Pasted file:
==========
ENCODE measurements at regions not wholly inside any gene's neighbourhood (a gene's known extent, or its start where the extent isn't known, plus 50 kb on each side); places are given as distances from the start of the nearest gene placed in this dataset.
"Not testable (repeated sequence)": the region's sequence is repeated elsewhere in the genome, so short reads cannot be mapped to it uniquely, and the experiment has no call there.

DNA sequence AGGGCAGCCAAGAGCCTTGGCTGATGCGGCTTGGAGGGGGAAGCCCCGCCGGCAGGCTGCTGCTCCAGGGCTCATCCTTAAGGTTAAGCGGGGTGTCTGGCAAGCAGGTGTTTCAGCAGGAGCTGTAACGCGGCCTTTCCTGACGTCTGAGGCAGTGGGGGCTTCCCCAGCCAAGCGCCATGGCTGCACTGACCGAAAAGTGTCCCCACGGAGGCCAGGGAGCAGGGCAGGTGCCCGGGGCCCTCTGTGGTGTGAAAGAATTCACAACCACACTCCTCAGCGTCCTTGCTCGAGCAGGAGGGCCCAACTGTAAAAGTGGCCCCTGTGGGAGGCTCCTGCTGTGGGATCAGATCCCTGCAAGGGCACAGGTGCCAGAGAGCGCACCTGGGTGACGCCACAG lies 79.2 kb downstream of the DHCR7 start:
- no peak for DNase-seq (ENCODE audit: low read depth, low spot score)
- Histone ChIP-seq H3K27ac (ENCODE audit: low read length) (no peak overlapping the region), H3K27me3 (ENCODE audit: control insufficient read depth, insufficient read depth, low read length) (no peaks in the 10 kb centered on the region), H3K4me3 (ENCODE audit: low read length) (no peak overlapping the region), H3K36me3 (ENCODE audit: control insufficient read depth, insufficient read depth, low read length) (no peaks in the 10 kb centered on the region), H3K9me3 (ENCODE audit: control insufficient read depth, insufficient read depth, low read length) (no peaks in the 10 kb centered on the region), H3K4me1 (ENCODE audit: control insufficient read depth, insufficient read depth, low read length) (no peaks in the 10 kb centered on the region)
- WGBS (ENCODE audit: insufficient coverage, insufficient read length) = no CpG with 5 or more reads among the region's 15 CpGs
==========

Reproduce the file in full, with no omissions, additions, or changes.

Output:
ENCODE measurements at regions not wholly inside any gene's neighbourhood (a gene's known extent, or its start where the extent isn't known, plus 50 kb on each side); places are given as distances from the start of the nearest gene placed in this dataset.
"Not testable (repeated sequence)": the region's sequence is repeated elsewhere in the genome, so short reads cannot be mapped to it uniquely, and the experiment has no call there.

DNA sequence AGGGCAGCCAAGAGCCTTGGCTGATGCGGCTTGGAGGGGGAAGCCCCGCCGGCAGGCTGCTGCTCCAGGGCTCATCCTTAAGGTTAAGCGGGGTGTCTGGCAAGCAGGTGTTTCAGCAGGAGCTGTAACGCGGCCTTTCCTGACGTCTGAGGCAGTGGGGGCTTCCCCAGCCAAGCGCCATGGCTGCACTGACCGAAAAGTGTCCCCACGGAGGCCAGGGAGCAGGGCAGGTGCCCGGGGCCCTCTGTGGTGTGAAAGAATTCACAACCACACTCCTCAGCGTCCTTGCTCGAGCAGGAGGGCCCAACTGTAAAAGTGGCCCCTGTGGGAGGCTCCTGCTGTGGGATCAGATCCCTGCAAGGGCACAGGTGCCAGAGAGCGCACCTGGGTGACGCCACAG lies 79.2 kb downstream of the DHCR7 start:
- no peak for DNase-seq (ENCODE audit: low read depth, low spot score)
- Histone ChIP-seq H3K27ac (ENCODE audit: low read length) (no peak overlapping the region), H3K27me3 (ENCODE audit: control insufficient read depth, insufficient read depth, low read length) (no peaks in the 10 kb centered on the region), H3K4me3 (ENCODE audit: low read length) (no peak overlapping the region), H3K36me3 (ENCODE audit: control insufficient read depth, insufficient read depth, low read length) (no peaks in the 10 kb centered on the region), H3K9me3 (ENCODE audit: control insufficient read depth, insufficient read depth, low read length) (no peaks in the 10 kb centered on the region), H3K4me1 (ENCODE audit: control insufficient read depth, insufficient read depth, low read length) (no peaks in the 10 kb centered on the region)
- WGBS (ENCODE audit: insufficient coverage, insufficient read length) = no CpG with 5 or more reads among the region's 15 CpGs